Volume 28, Issue 4
  • ISSN: 0002-9637
  • E-ISSN: 1476-1645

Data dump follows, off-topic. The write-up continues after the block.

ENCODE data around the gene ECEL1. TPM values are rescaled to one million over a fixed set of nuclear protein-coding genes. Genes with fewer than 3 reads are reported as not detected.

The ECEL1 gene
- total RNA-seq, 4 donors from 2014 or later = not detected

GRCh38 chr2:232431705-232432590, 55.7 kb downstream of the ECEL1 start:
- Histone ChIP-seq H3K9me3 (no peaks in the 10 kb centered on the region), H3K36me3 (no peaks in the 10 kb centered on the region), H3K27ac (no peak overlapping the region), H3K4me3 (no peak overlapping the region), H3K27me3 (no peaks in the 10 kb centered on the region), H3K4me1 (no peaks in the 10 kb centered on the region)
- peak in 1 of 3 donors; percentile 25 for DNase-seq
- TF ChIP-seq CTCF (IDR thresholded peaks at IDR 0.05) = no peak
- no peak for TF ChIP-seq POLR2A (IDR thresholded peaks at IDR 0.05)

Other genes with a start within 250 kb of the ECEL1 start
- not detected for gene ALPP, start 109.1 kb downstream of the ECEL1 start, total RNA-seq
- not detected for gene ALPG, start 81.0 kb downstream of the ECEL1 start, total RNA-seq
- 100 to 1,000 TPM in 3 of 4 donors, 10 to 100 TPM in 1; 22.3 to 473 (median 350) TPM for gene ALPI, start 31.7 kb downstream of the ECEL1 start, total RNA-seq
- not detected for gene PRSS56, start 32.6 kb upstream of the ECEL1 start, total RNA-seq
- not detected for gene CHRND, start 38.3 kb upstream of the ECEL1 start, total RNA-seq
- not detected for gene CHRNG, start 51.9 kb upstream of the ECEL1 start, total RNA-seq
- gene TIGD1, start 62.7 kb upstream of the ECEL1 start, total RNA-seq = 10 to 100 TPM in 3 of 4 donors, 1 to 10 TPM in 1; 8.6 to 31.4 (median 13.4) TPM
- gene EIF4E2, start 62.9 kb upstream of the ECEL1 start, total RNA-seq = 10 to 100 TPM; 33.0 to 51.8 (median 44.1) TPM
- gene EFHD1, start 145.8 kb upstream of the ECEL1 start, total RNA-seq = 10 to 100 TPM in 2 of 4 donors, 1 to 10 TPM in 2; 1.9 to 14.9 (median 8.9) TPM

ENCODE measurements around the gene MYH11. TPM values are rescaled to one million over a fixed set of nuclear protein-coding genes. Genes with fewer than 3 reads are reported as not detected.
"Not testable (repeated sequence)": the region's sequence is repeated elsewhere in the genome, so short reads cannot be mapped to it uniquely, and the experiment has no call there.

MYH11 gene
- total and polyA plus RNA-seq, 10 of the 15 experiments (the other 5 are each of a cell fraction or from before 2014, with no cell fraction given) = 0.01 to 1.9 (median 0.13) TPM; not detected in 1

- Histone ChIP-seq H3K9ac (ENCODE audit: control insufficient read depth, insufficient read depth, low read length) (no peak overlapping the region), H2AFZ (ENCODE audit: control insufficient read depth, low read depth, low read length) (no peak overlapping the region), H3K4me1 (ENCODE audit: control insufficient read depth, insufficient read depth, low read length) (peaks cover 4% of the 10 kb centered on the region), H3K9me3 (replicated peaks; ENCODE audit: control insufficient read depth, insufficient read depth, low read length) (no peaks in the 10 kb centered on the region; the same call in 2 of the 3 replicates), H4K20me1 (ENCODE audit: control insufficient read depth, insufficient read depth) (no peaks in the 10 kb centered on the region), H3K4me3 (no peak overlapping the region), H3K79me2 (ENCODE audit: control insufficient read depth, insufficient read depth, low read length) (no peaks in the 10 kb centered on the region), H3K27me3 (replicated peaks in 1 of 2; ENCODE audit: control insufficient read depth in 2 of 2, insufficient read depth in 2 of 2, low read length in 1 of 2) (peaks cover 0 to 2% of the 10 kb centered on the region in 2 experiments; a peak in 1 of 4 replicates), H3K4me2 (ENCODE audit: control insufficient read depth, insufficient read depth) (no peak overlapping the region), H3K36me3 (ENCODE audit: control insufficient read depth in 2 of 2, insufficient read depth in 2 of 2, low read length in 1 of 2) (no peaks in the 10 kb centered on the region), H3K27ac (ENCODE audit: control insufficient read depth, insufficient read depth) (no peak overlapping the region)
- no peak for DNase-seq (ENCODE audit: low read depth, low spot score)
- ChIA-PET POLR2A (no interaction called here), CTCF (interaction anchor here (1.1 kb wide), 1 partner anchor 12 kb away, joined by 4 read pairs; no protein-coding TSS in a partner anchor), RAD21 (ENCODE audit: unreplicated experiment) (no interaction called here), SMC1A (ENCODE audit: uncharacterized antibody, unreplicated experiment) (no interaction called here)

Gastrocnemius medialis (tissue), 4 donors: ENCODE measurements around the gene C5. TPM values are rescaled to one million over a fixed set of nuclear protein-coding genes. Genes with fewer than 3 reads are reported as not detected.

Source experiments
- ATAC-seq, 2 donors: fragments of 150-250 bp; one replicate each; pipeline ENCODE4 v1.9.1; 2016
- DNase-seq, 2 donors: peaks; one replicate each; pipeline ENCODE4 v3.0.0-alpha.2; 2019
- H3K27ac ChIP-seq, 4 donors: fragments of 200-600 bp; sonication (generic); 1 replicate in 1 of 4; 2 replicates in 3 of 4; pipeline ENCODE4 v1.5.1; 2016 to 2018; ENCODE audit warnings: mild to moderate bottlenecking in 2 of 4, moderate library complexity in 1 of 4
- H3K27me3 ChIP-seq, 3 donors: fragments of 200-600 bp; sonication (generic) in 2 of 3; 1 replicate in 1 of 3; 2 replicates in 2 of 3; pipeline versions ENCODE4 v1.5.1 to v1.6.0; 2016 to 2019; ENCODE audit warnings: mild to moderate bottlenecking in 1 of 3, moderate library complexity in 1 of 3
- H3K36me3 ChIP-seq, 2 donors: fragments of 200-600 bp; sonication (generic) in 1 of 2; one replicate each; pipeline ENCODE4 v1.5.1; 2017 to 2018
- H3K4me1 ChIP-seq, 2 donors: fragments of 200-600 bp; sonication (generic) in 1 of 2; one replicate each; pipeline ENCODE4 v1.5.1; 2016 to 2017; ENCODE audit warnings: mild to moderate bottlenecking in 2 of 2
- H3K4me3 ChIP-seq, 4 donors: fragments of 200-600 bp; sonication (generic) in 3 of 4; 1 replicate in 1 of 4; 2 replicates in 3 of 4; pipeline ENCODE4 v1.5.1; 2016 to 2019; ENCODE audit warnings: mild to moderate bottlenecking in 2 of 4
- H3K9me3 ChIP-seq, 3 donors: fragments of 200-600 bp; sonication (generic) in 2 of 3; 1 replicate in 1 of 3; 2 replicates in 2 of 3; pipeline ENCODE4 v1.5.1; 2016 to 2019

Clinical observations were made on 95 serologically or virologically confirmed dengue fever cases during an epidemic in a rural area of Indonesia in December 1976. The age distribution was similar to that observed in patients with dengue hemorrhagic fever in Jakarta, a highly endemic urban area. The observed disease ranged in severity from undifferentiated fever to shock and death. The majority of patients had acute onset of fever with nausea, vomiting, headache, and abdominal pain. Hepatomegaly was observed in only 19% of the patients. A positive tourniquet test was the most frequently observed hemorrhagic manifestation, but epistaxis was observed in 20% and hematemesis in 6% of the patients. Dengue shock syndrome was observed in 37% of the patients. There were four deaths, three of which were confirmed as due to dengue infection by virus isolation. The data suggest that one, and possibly two, of the fatal cases with virus isolation were primary infections, based on the results of hemagglutination-inhibition tests using all four dengue antigens.


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